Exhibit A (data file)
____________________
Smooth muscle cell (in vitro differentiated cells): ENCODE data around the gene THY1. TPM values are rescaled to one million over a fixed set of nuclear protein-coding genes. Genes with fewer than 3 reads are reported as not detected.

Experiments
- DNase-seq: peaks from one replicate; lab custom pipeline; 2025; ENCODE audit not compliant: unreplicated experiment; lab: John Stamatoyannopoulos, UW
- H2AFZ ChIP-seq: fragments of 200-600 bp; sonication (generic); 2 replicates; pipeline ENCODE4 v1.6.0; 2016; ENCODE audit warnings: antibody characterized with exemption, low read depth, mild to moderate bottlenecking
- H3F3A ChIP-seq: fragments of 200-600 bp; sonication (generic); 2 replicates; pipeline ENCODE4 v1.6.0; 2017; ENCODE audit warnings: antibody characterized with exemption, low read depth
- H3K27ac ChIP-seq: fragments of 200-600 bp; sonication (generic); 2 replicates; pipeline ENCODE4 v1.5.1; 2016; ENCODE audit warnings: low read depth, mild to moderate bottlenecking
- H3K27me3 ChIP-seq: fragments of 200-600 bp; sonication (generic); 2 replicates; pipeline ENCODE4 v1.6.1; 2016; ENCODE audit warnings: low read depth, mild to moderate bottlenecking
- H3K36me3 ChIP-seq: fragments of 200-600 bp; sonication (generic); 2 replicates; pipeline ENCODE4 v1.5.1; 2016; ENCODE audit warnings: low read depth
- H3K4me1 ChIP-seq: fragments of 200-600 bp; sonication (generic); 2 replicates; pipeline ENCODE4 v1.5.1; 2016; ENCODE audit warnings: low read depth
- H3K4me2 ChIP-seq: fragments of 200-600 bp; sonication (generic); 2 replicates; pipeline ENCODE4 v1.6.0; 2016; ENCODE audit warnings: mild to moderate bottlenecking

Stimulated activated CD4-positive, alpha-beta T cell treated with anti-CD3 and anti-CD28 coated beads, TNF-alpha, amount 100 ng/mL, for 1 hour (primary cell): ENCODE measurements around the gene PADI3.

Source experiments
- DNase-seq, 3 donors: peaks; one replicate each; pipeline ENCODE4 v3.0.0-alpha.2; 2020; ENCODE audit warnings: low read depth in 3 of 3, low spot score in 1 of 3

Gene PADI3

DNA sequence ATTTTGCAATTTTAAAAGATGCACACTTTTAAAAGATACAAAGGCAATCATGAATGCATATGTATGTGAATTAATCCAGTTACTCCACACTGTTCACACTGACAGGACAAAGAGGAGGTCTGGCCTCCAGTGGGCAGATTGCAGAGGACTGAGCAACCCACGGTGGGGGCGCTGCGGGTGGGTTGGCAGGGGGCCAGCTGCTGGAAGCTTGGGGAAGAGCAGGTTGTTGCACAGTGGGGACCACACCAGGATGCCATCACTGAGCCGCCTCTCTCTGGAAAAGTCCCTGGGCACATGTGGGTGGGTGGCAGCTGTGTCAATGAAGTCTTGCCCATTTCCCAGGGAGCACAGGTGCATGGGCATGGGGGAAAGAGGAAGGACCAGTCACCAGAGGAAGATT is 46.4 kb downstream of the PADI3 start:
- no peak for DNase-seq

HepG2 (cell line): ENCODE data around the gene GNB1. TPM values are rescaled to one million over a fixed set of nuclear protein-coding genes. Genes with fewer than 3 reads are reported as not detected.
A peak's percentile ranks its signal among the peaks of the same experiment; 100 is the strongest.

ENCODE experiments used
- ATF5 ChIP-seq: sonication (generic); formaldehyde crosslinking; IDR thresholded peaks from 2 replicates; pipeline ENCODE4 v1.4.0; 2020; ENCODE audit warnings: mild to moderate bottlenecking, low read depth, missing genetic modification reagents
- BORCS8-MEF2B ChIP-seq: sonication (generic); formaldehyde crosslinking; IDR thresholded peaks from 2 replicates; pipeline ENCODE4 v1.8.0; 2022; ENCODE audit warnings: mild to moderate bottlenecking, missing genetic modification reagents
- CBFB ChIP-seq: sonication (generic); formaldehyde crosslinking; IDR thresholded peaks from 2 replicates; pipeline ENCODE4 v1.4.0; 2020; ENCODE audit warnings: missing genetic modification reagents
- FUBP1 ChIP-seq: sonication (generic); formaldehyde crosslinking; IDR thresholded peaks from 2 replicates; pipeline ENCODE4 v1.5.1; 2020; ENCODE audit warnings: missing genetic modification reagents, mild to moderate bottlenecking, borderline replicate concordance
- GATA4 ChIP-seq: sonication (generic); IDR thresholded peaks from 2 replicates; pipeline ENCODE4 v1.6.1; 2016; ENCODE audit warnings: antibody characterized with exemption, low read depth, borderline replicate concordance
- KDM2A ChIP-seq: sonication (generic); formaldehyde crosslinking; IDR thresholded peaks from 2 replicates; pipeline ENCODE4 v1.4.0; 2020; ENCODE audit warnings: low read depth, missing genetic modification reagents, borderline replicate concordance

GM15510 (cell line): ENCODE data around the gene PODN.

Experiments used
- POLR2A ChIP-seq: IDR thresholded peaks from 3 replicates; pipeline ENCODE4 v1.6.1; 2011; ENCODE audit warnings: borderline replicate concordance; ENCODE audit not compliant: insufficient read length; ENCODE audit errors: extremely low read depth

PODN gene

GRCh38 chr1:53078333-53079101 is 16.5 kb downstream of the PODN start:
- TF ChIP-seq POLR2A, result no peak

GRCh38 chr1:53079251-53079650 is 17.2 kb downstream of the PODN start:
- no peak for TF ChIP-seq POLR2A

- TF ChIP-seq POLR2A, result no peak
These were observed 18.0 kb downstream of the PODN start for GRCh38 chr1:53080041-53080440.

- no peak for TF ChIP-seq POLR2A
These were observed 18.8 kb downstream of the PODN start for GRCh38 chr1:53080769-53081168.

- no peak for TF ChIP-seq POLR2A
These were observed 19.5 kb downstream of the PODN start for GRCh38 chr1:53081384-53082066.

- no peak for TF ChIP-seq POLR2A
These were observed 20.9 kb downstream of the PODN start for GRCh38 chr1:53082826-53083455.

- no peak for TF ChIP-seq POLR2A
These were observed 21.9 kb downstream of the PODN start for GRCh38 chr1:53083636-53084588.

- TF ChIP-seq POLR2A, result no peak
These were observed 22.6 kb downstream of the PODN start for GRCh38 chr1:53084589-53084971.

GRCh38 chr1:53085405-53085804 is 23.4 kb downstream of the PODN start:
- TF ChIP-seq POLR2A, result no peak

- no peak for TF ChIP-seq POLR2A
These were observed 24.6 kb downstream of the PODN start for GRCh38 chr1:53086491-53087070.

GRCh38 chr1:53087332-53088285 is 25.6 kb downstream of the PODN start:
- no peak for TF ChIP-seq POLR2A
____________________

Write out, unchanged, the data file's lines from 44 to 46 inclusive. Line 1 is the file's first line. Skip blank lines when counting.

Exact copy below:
- TF ChIP-seq POLR2A, result no peak
These were observed 22.6 kb downstream of the PODN start for GRCh38 chr1:53084589-53084971.

GRCh38 chr1:53085405-53085804 is 23.4 kb downstream of the PODN start: